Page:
Grandma Fay and Living in NH, I was not upset over the tears and grieving, I was upset because it was upsetting my DH he even told me it was making him sick and he didn't want to spend anytime with them and i just could not allow that to happen.  We all love him very much and I personally want him to be as happy and comfortable as he can be until the end.  And yes Grandmafay Hospice is filled with wonderful people who are willing to go the extra mile to help us all through this.  Hugs and Prayers Kim

rogina2336's picture
rogina2336
Posts: 188
Joined: Apr 2011

Grandma Fay and Living in NH, I was not upset over the tears and grieving, I was upset because it was upsetting my DH he even told me it was making him sick and he didn't want to spend anytime with them and i just could not allow that to happen.  We all love him very much and I personally want him to be as happy and comfortable as he can be until the end.  And yes Grandmafay Hospice is filled with wonderful people who are willing to go the extra mile to help us all through this.  Hugs and Prayers Kim

LindaK.
Posts: 339
Joined: Apr 2013

I just remembered a good friend's father was terminal with pancreatic cancer a few years ago and she told me to come over to visit him anytime.  My reaction then disturbs me now.  I think I even made a face like "eww" and never did go see him.  Now, being on the other side of cancer (my husband) I can understand both sides.  People who have not had the time or tools to deal with someone dying have no clue what to say or do.  They are afraid, even if you tell them not to be, they have not been around the patient as much as we all are with our family members so they are not comfortable with it.  It doesn't make it any easier, but I hate to say I was "one of those people" not too long ago.  Even when I told some of our good friends my husband had colon cancer, they all made that "pitiful" face.  Two people did it in front of our 10 year old grandson who was very nervous about his grandpa being in the hospital.  I said "He's doing fine and the future looks good"  That person did go visit my husband (since her mother was in the same hospital) and I was so glad she did so she could see for herself he was doing well.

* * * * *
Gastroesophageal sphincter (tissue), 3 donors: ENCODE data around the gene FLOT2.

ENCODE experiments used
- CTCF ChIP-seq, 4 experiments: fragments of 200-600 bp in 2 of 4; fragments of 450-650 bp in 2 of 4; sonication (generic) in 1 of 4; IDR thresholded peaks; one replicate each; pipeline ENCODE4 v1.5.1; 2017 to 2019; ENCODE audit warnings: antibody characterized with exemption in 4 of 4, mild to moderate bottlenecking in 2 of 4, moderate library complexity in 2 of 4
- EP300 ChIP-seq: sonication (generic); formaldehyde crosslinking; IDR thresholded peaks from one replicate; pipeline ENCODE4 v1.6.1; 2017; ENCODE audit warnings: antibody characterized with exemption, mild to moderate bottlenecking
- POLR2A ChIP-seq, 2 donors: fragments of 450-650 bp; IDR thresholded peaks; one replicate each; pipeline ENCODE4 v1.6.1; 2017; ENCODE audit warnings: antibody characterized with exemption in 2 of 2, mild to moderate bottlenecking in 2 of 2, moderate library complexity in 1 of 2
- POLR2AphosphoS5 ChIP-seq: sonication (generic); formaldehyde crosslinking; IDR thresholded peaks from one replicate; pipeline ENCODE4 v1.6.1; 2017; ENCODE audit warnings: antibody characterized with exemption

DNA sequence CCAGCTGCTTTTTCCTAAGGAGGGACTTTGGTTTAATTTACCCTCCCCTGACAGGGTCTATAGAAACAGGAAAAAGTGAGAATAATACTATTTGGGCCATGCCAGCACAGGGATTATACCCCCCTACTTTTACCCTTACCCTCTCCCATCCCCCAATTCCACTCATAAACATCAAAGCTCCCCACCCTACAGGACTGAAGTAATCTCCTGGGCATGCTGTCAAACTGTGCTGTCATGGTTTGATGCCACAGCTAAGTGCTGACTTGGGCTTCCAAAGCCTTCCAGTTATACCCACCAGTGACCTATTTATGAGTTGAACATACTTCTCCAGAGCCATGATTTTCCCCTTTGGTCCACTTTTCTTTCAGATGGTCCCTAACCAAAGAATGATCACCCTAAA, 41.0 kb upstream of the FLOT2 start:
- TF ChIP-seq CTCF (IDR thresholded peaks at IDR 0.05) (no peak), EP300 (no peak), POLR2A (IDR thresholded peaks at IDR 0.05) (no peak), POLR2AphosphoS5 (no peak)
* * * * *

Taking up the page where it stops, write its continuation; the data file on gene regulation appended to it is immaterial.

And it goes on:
Now, I would encourage anyone to visit a person who is ill, I would even offer to go with them if that would ease their discomfort.  I don't think people are being mean or stupid, they just don't know what to do or say.  Hoping your family and friends come around to visit your DH.

 

Sundanceh's picture
Sundanceh
Posts: 4312
Joined: Jun 2009

"his family is going the other direction and they are continuously crying when they talk to him and writing letters to tell him all the things that they supposedly can't say in person."

Here's the way I see it now....

Why are we waiting until now to show this flood of grief and support? 

Where have they been all of this time when nothing but a phone call could have been a life preserver?

Is it for DH - or is it really more for them?

See, I think that what you are seeing is wave upon wave of their own unresolved frustration at themselves.....for not being able to be the kind of people they needed to be for DH - the kind of people they know they should have been.